For this series, I’ll be placing a spotlight on some of my favorite creators in the manga industry (mangaka). We’ll take a look at their manga series (legally available in English), and some neat tidbits about the creation behind those manga, occasionally including details from the mangaka’s personal life. Let the emotional rollercoaster begin as we discuss the works of Inio Asano!
“What a Wonderful World!” (2002 – 2004)
While this isn’t the first manga Asano worked on, What a Wonderful World! is the earliest of his works to be licensed in English, so this is the one we’ll be starting off with.
Now, I know I promised depression, but this is actually one of Asano’s more inspirational and uplifting works. However, I wouldn’t expect all sunshine and rainbows. Nope, if you are currently a person that exists, you probably know that life can be really mean and unfair. But you might also know that joy can be found, and sometimes in the unlikeliest of places. Asano seems to think so, as he tackles these subjects in this manga by giving his readers a peek at the intersecting lives of several characters living in modern-day Japan.
Life can be painfully mundane, and you may feel like you’re just going through the motions. You might have relationships that have broken off or are teetering on the edge. This could be due to neglect or simply the busyness and unexpected occurrences that life throws your way. Getting to a place of joy can take effort, and maybe even a change of perspective, but if you wait long enough, some good is bound to come your way eventually, right? Asano attempts to answer this question in What a Wonderful World!.
As in most of Asano’s works, there is a nice mix of characters here, old and young, male and female. Each person is in some sort of transitional period of their life, struggling with very real problems. A lot of those issues overlap, but each circumstance is different. No matter what is going on, Asano is able to effectively communicate these situations, because of his attention to detail and focus on realism. This largely has to do with how natural his characters’ dialogue is, which is no coincidence. Asano has stated that he doesn’t agonize much over the stories in his manga, but instead focuses on the dialogue of the characters and the nuance behind it.
So, when he writes a scene where a girl is venting to her older sister (because she’s living with her boyfriend in a situation that isn’t financially stable), I can believe it, despite having never been in that situation myself. Or when he decides to go a little more outlandish and presents another story about pursuing your dreams and moving forward in life… using two cram school students and a homeless man addicted to cough syrup who wishes to fly. And when you start thinking “that was weird,” he’ll throw in some supernatural elements to show you he can go weirder and still get you to empathize in the midst of some wacky stuff.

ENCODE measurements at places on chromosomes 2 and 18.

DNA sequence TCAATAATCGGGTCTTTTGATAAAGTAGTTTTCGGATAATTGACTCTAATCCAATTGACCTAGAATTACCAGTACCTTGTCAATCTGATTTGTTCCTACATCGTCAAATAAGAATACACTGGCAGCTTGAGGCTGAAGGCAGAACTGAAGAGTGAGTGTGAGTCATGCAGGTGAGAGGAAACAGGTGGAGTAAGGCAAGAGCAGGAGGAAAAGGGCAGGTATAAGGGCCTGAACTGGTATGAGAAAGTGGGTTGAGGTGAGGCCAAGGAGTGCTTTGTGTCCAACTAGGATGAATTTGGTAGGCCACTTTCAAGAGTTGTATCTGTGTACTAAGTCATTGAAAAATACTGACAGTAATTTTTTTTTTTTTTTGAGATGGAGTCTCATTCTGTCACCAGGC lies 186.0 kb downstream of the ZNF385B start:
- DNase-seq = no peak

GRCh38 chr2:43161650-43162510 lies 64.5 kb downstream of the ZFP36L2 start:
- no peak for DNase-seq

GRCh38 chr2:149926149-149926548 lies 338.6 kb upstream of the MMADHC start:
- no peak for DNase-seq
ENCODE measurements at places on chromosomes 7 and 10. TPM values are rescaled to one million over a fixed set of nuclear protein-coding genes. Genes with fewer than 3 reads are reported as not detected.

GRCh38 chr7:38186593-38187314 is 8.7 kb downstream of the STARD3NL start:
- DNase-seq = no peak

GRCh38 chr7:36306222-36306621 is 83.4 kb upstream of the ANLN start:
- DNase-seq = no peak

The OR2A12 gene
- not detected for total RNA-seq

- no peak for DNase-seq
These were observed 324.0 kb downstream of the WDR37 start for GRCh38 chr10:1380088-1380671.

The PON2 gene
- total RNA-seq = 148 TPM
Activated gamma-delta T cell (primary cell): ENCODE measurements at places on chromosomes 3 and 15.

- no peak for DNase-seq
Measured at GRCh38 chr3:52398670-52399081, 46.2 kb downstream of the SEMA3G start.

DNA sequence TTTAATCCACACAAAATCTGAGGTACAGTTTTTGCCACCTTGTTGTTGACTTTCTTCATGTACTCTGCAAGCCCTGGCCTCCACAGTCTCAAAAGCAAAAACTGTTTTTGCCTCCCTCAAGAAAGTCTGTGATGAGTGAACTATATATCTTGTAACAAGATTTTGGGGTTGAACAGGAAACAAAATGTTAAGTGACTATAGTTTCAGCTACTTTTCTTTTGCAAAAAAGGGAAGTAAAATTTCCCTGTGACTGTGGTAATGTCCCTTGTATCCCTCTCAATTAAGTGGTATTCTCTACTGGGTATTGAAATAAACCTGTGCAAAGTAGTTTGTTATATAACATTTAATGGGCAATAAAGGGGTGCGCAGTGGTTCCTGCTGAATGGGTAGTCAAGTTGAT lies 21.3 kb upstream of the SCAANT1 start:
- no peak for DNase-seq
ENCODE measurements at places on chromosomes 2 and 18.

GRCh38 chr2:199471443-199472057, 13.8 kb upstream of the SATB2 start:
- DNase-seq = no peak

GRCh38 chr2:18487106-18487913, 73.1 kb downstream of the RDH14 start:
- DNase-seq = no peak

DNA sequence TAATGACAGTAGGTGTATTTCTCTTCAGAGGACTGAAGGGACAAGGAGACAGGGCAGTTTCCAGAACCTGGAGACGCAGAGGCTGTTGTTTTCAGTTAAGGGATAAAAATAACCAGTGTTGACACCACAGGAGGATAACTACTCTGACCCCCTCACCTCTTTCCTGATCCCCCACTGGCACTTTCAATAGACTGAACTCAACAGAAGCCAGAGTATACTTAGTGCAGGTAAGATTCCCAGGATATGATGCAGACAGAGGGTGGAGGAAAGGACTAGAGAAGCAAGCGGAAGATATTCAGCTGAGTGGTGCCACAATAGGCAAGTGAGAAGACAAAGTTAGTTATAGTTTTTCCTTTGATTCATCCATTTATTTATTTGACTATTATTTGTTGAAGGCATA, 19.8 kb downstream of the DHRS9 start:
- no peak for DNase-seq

That said, while most of the stories in this manga have accessible themes that anyone can relate to, not every story resonated with me. A majority of the scenarios have clear stopping points (that are sometimes continued in later chapters), but Asano doesn’t always wrap things up in a neat little bow. Sometimes, he introduces things and ends them abruptly, or leaves them up to interpretation. That isn’t inherently bad, but with the offending chapters in this manga, it literally feels like he had some ideas that didn’t pan out, but decided to include them anyway. Thankfully, there are only a couple of very short chapters that have this issue in What a Wonderful World!. This is less of a glaring issue in Asano’s later series, because while there are times he keeps things ambiguous, or ends them in a “life goes on” sort of way, it’s never to the extent where you feel like something was left incomplete.
“Nijigahara Holograph” (2003 – 2005)
Speaking of ambiguity, that brings us to Nijigahara Holograph, or Rainbow Field Holograph, which is kind of ironic, because the title implies rainbows, but one look at the cover will tell you this is anything but.
Holograph is probably Asano’s most ambiguous and experimental work to date. Instead of his usual slice-of-life drama, it has more psychological horror elements to it, something his other stories don’t really focus on. It also has a lot more supernatural stuff going on, and can get pretty violent, so if you’re looking for something almost completely different from his other manga, Holograph is a good choice.
However, this manga is one that is harder to take at face value, because the narrative isn’t as straightforward as it is first presented. There are lots of things going on under the surface, and plenty of unanswered mysteries by the end of it. For that reason, Holograph is polarizing. Some critics consider it a masterpiece, but the average reader may feel it’s too surreal and incomprehensible, especially toward the end. Whichever side they’re on, most agree that this isn’t a light and fluffy read. It requires some concentration from the reader and is better served on multiple reads, so this isn’t something you want to lie back on the couch and relax with.
So what is this story about? Good question. Even after reading this a second time for this article and taking a copious amount of notes, I still struggle to piece this together. But at the most basic level, it follows the lives of several individuals after a young girl is pushed into a well and ends up in a coma. Some are trying to forget the past and move on, while others are still haunted by the event (both literally and figuratively). Unlike What a Wonderful World!, all of these characters are more explicitly tied together through the events that take place, and it isn’t nearly as hopeful or lighthearted. In fact, it’s kind of the opposite and shows the much uglier and selfish side of humanity.